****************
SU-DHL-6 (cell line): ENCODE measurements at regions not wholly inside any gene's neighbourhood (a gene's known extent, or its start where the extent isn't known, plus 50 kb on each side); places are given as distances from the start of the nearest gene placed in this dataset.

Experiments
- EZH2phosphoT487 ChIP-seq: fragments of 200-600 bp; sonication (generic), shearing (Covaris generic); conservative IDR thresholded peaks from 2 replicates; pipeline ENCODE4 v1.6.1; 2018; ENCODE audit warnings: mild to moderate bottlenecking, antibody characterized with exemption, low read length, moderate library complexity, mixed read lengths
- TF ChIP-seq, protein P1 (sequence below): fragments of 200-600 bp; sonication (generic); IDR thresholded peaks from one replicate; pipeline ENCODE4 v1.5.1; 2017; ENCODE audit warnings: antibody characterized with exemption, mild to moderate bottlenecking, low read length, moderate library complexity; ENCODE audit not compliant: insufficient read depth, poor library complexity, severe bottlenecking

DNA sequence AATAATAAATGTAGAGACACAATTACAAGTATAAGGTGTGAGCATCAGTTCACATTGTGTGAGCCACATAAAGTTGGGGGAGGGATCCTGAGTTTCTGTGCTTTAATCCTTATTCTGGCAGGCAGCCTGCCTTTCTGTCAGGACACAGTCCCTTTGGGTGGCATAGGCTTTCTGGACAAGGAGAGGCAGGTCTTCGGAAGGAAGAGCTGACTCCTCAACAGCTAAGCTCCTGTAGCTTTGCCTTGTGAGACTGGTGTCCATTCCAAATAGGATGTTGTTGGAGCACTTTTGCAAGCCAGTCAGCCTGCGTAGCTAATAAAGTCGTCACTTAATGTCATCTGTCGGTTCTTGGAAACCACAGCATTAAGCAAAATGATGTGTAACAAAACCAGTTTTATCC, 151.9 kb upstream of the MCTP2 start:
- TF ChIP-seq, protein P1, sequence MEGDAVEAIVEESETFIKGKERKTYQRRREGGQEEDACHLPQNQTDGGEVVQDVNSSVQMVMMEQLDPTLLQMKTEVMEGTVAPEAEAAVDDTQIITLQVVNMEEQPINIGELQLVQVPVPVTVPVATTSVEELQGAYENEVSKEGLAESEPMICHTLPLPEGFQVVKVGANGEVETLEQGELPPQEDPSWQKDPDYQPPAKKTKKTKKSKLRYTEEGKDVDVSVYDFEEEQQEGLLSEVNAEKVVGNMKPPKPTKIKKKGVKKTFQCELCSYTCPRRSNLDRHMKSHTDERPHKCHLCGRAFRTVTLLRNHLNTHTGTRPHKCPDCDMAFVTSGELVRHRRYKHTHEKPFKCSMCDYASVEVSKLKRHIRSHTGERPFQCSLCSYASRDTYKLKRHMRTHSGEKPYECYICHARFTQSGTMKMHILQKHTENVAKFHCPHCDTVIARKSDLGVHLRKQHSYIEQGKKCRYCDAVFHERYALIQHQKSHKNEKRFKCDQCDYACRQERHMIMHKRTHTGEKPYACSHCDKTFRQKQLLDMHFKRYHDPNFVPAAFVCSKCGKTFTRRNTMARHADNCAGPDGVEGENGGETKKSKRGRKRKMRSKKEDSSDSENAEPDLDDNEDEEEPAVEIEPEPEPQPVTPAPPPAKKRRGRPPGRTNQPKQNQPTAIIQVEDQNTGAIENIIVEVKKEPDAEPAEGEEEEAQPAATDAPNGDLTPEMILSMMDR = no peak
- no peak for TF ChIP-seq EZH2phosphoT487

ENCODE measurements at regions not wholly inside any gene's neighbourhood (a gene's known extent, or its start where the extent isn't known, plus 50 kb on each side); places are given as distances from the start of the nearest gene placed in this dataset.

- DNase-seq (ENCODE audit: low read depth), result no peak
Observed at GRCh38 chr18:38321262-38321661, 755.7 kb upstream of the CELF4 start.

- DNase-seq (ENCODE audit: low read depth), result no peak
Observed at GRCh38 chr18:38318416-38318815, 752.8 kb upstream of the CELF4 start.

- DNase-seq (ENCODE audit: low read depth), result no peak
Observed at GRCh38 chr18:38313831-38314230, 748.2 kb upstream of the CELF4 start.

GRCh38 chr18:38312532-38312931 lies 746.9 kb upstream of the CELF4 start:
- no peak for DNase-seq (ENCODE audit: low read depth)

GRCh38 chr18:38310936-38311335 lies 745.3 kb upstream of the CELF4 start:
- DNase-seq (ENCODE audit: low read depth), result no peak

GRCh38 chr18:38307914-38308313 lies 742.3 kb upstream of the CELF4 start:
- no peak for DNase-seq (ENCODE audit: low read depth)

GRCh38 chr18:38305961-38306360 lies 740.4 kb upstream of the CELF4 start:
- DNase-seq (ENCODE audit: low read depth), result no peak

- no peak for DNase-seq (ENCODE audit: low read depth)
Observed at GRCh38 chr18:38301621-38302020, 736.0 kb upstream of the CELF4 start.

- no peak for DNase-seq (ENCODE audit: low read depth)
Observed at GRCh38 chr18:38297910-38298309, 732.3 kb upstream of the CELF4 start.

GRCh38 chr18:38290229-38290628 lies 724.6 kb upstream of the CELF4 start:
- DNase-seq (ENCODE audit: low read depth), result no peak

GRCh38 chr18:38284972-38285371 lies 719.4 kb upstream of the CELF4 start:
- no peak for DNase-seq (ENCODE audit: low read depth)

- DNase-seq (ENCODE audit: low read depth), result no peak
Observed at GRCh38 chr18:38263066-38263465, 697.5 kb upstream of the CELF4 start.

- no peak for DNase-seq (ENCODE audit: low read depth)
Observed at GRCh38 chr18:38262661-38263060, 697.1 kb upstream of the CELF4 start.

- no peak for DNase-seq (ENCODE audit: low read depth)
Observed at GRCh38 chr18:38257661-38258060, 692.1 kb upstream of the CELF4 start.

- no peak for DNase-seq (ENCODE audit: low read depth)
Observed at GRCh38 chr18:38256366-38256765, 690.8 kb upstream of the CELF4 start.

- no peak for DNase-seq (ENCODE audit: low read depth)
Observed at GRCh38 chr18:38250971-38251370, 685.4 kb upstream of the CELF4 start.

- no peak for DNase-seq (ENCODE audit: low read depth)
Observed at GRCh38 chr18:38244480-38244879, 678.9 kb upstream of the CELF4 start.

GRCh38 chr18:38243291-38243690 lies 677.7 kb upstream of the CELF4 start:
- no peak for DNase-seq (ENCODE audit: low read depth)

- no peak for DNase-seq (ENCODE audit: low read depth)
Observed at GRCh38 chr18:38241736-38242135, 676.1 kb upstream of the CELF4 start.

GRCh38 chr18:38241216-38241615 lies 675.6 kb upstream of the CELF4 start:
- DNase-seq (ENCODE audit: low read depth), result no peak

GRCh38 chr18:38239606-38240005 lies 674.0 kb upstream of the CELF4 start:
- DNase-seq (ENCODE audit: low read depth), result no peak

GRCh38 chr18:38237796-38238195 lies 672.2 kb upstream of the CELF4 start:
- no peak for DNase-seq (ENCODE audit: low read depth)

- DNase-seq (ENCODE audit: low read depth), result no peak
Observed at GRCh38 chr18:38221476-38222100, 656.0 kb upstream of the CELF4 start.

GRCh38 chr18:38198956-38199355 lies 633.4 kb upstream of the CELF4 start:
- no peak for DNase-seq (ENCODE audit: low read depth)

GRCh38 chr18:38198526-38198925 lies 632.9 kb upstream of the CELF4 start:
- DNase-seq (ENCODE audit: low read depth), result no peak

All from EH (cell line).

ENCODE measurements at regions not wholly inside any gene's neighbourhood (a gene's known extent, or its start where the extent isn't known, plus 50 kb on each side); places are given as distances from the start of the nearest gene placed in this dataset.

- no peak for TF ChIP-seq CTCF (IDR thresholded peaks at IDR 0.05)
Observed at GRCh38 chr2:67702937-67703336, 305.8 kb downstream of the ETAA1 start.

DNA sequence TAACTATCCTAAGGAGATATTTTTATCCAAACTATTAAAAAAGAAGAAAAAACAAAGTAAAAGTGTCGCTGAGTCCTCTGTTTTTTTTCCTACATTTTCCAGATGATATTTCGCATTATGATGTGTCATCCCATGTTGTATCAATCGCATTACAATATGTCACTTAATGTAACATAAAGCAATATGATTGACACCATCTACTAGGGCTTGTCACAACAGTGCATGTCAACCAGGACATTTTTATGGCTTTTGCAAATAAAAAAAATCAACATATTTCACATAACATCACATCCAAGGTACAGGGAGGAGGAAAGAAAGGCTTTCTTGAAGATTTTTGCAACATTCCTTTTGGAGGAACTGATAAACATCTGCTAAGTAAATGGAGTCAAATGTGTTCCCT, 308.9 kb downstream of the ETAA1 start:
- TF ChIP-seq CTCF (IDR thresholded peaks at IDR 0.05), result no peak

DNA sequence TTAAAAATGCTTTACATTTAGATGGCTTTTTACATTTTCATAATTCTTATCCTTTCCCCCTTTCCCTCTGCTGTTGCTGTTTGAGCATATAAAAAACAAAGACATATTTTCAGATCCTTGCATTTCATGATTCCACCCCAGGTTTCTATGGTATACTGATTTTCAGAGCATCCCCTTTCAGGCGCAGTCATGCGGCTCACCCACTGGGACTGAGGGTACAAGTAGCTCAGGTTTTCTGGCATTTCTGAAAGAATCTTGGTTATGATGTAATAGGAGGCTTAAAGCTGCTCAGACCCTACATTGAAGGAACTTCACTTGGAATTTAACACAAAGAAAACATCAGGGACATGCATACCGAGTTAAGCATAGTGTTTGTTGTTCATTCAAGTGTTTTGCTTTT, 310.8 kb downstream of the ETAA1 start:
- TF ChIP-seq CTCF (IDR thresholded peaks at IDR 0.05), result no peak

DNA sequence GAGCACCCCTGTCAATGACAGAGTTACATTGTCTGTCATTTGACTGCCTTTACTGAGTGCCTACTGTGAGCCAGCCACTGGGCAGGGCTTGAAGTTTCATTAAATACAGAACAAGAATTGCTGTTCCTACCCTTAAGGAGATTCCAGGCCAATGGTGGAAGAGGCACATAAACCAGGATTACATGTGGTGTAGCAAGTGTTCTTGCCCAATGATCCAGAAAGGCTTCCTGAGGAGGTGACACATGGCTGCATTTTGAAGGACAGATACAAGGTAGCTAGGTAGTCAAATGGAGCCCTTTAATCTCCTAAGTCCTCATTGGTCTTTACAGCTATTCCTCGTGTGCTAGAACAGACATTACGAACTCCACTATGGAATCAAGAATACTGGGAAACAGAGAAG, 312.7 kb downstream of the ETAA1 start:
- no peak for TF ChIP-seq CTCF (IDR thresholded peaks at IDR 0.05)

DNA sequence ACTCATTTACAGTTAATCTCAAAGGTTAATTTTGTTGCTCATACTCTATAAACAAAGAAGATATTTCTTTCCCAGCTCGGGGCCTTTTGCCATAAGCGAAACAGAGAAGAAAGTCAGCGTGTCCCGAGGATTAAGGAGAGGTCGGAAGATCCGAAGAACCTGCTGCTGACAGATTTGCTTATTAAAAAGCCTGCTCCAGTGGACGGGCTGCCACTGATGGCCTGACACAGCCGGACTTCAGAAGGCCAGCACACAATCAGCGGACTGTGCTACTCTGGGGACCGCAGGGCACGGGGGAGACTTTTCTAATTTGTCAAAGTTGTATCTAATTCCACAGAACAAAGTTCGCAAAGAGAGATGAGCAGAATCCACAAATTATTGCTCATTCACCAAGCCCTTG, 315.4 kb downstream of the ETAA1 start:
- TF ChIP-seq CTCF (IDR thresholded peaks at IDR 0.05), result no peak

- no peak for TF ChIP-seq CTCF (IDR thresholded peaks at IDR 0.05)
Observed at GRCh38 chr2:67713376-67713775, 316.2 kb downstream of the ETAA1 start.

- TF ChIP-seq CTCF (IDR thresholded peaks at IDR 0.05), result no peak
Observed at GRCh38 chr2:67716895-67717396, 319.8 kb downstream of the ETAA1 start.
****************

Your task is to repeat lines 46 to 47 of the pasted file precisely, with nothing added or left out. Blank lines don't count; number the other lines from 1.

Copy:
Observed at GRCh38 chr18:38241736-38242135, 676.1 kb upstream of the CELF4 start.

GRCh38 chr18:38241216-38241615 lies 675.6 kb upstream of the CELF4 start: